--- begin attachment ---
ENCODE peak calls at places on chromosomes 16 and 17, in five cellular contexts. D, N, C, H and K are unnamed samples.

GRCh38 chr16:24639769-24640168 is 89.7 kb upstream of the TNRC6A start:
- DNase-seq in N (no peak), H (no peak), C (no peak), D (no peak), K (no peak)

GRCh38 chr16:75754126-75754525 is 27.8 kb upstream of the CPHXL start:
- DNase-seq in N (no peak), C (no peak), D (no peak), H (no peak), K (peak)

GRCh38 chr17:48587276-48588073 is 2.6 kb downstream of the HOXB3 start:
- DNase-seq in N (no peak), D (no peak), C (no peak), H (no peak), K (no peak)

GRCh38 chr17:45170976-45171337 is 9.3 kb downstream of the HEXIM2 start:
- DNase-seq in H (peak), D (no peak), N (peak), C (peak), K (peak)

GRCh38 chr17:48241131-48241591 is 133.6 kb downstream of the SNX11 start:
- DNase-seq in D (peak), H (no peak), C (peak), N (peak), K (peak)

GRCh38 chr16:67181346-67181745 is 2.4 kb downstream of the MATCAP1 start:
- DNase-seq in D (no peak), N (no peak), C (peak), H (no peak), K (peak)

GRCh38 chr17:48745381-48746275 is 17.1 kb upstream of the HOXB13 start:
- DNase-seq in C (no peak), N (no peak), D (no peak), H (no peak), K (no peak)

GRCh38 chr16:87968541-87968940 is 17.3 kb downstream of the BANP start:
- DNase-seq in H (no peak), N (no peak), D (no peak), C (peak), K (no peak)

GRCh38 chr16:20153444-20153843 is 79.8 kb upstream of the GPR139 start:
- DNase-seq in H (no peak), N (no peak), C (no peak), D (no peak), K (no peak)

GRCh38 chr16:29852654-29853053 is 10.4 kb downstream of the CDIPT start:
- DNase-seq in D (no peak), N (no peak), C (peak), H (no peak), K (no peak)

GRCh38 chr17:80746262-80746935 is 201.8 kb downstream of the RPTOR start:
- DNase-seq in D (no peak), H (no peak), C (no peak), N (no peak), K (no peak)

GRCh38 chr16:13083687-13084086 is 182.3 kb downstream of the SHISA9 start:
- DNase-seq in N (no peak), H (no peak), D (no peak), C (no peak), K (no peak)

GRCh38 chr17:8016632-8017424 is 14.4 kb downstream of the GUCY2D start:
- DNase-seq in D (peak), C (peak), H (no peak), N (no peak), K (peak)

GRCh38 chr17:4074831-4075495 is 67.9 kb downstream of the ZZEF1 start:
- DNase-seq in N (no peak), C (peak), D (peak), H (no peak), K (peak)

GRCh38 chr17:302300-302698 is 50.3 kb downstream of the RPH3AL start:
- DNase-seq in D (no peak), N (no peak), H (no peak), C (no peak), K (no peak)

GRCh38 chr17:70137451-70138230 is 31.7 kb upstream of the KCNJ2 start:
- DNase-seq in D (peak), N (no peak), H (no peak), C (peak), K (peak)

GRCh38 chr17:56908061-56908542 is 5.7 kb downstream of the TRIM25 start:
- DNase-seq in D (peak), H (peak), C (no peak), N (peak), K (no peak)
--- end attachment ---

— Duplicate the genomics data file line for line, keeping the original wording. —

ENCODE peak calls at places on chromosomes 16 and 17, in five cellular contexts. D, N, C, H and K are unnamed samples.

GRCh38 chr16:24639769-24640168 is 89.7 kb upstream of the TNRC6A start:
- DNase-seq in N (no peak), H (no peak), C (no peak), D (no peak), K (no peak)

GRCh38 chr16:75754126-75754525 is 27.8 kb upstream of the CPHXL start:
- DNase-seq in N (no peak), C (no peak), D (no peak), H (no peak), K (peak)

GRCh38 chr17:48587276-48588073 is 2.6 kb downstream of the HOXB3 start:
- DNase-seq in N (no peak), D (no peak), C (no peak), H (no peak), K (no peak)

GRCh38 chr17:45170976-45171337 is 9.3 kb downstream of the HEXIM2 start:
- DNase-seq in H (peak), D (no peak), N (peak), C (peak), K (peak)

GRCh38 chr17:48241131-48241591 is 133.6 kb downstream of the SNX11 start:
- DNase-seq in D (peak), H (no peak), C (peak), N (peak), K (peak)

GRCh38 chr16:67181346-67181745 is 2.4 kb downstream of the MATCAP1 start:
- DNase-seq in D (no peak), N (no peak), C (peak), H (no peak), K (peak)

GRCh38 chr17:48745381-48746275 is 17.1 kb upstream of the HOXB13 start:
- DNase-seq in C (no peak), N (no peak), D (no peak), H (no peak), K (no peak)

GRCh38 chr16:87968541-87968940 is 17.3 kb downstream of the BANP start:
- DNase-seq in H (no peak), N (no peak), D (no peak), C (peak), K (no peak)

GRCh38 chr16:20153444-20153843 is 79.8 kb upstream of the GPR139 start:
- DNase-seq in H (no peak), N (no peak), C (no peak), D (no peak), K (no peak)

GRCh38 chr16:29852654-29853053 is 10.4 kb downstream of the CDIPT start:
- DNase-seq in D (no peak), N (no peak), C (peak), H (no peak), K (no peak)

GRCh38 chr17:80746262-80746935 is 201.8 kb downstream of the RPTOR start:
- DNase-seq in D (no peak), H (no peak), C (no peak), N (no peak), K (no peak)

GRCh38 chr16:13083687-13084086 is 182.3 kb downstream of the SHISA9 start:
- DNase-seq in N (no peak), H (no peak), D (no peak), C (no peak), K (no peak)

GRCh38 chr17:8016632-8017424 is 14.4 kb downstream of the GUCY2D start:
- DNase-seq in D (peak), C (peak), H (no peak), N (no peak), K (peak)

GRCh38 chr17:4074831-4075495 is 67.9 kb downstream of the ZZEF1 start:
- DNase-seq in N (no peak), C (peak), D (peak), H (no peak), K (peak)

GRCh38 chr17:302300-302698 is 50.3 kb downstream of the RPH3AL start:
- DNase-seq in D (no peak), N (no peak), H (no peak), C (no peak), K (no peak)

GRCh38 chr17:70137451-70138230 is 31.7 kb upstream of the KCNJ2 start:
- DNase-seq in D (peak), N (no peak), H (no peak), C (peak), K (peak)

GRCh38 chr17:56908061-56908542 is 5.7 kb downstream of the TRIM25 start:
- DNase-seq in D (peak), H (peak), C (no peak), N (peak), K (no peak)